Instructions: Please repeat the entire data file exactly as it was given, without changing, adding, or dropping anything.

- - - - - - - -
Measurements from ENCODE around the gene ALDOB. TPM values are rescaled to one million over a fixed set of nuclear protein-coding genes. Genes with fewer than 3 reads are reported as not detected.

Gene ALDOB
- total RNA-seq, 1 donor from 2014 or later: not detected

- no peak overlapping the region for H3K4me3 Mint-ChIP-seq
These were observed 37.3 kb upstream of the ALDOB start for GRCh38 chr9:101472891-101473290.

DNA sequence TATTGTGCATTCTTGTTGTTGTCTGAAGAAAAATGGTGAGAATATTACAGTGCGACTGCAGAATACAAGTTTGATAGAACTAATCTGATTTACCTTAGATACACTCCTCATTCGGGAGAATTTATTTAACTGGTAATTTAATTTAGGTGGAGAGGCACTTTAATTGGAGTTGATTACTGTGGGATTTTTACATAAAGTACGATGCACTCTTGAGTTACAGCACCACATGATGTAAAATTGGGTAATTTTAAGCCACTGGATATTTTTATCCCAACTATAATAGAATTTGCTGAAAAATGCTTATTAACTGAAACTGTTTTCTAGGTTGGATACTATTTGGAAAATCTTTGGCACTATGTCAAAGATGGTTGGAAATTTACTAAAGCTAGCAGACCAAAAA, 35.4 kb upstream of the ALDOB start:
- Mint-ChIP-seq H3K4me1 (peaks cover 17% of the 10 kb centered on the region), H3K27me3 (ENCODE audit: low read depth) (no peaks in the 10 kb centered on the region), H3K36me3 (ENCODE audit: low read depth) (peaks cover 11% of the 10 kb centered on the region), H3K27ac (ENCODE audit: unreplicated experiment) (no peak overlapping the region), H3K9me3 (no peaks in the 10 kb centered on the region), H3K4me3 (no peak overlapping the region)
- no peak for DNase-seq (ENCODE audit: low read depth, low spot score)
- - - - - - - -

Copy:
Measurements from ENCODE around the gene ALDOB. TPM values are rescaled to one million over a fixed set of nuclear protein-coding genes. Genes with fewer than 3 reads are reported as not detected.

Gene ALDOB
- total RNA-seq, 1 donor from 2014 or later: not detected

- no peak overlapping the region for H3K4me3 Mint-ChIP-seq
These were observed 37.3 kb upstream of the ALDOB start for GRCh38 chr9:101472891-101473290.

DNA sequence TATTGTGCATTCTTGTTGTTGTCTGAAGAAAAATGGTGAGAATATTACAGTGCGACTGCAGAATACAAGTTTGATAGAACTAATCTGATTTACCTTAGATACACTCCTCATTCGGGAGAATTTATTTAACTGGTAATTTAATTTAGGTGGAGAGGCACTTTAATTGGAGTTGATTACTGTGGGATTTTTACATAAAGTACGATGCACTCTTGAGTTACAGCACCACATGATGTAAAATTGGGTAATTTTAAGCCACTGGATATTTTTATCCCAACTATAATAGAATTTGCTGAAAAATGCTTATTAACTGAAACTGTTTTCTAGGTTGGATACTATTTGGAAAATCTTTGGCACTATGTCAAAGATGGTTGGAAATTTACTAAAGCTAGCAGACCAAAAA, 35.4 kb upstream of the ALDOB start:
- Mint-ChIP-seq H3K4me1 (peaks cover 17% of the 10 kb centered on the region), H3K27me3 (ENCODE audit: low read depth) (no peaks in the 10 kb centered on the region), H3K36me3 (ENCODE audit: low read depth) (peaks cover 11% of the 10 kb centered on the region), H3K27ac (ENCODE audit: unreplicated experiment) (no peak overlapping the region), H3K9me3 (no peaks in the 10 kb centered on the region), H3K4me3 (no peak overlapping the region)
- no peak for DNase-seq (ENCODE audit: low read depth, low spot score)